Czech Would-Be Prime Minister Clears First Hurdle in Parliament

Czech prime minister aspirant Andrej Babis cleared his first hurdle in parliament after winning last month’s elections by securing the assembly’s speaker post for his euroskeptic ANO party with the backing of anti-establishment lawmakers.

After dominating the October vote but ending up without a majority, Babis, the Czech Republic’s second-richest person, had secured verbal support from the anti-Muslim SPD party, the Communists and the Pirates to elect ANO lawmaker Radek Vondracek as parliamentary chairman. In a secret ballot, Vondracek was elected with 135 of parliament’s 200 seats. The outcome gives Babis a key post in the cabinet-building process and the strongest voice in managing the legislature.

Andrej Babis, Oct. 23.

Photographer: Michal Cizek/AFP via Getty Images

Mainstream parties rejected Vondracek and spurned Babis’s offer to join ANO in a ruling coalition, vowing to oppose him in a confidence vote and setting the stage for weeks of political wrangling. While Babis rejects comparisons to Donald Trump and former Italian Prime Minister Silvio Berlusconi, he has portrayed himself as a departure from the parties that have run the country since the fall of the Iron Curtain and pledges to run the country of 10.6 million people like a business.

Read more about Babis’s post-election struggles a QuickTake Q&A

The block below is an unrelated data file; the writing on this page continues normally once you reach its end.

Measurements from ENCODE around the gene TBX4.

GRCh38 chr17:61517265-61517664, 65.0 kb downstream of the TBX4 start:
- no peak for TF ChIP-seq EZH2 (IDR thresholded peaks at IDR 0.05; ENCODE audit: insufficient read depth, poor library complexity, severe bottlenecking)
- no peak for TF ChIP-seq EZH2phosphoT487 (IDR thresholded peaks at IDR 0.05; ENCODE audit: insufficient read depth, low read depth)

Babis’s first parliamentary victory relied on parties that he’s refused to work with in a formal ruling coalition, an approach also taken by other mainstream parties who have warned against rising extremism following gains by other anti-establishment forces across Europe.

They include the Communists, who are the descendants of the totalitarian party that ruled the country for 40 years. Another is the SPD, whose leader has called on Czechs to harass the tiny number of Muslims living in their country and to hold a Brexit-style referendum on exiting the European Union.

The next step for Babis is to present a proposed cabinet. He’s secured unconditional backing from President Milos Zeman, who’s seeking re-election in January and shares Babis’s opposition to an EU plan to provide shelter to migrants -- a main point of Babis’s election campaign. By law, Zeman can bestow up to two consecutive mandates to prospective prime ministers and he’s vowed to give Babis both, if needed.

In the the debate before the vote, opposition parties warned that as the head of the assembly, Vondracek could give the party another chance to create a government if the first two attempts fail. The billionaire rejected such a scenario.

“Why are you saying there will be a third attempt? How do you know?” Babis asked lawmakers in his speech. “Maybe we will agree to dissolve” parliament, he said, adding that ANO didn’t want to rule without legislative approval.

One of the main objections of other parties are conflict-of-interest accusations stemming from the chemical, food and media empire with which Babis made his $4 billion fortune. He was also the target of criminal fraud charges before he regained immunity from prosecution with his re-election to parliament. On Tuesday, police asked parliament to again strip Babis of his immunity and allow new charges.

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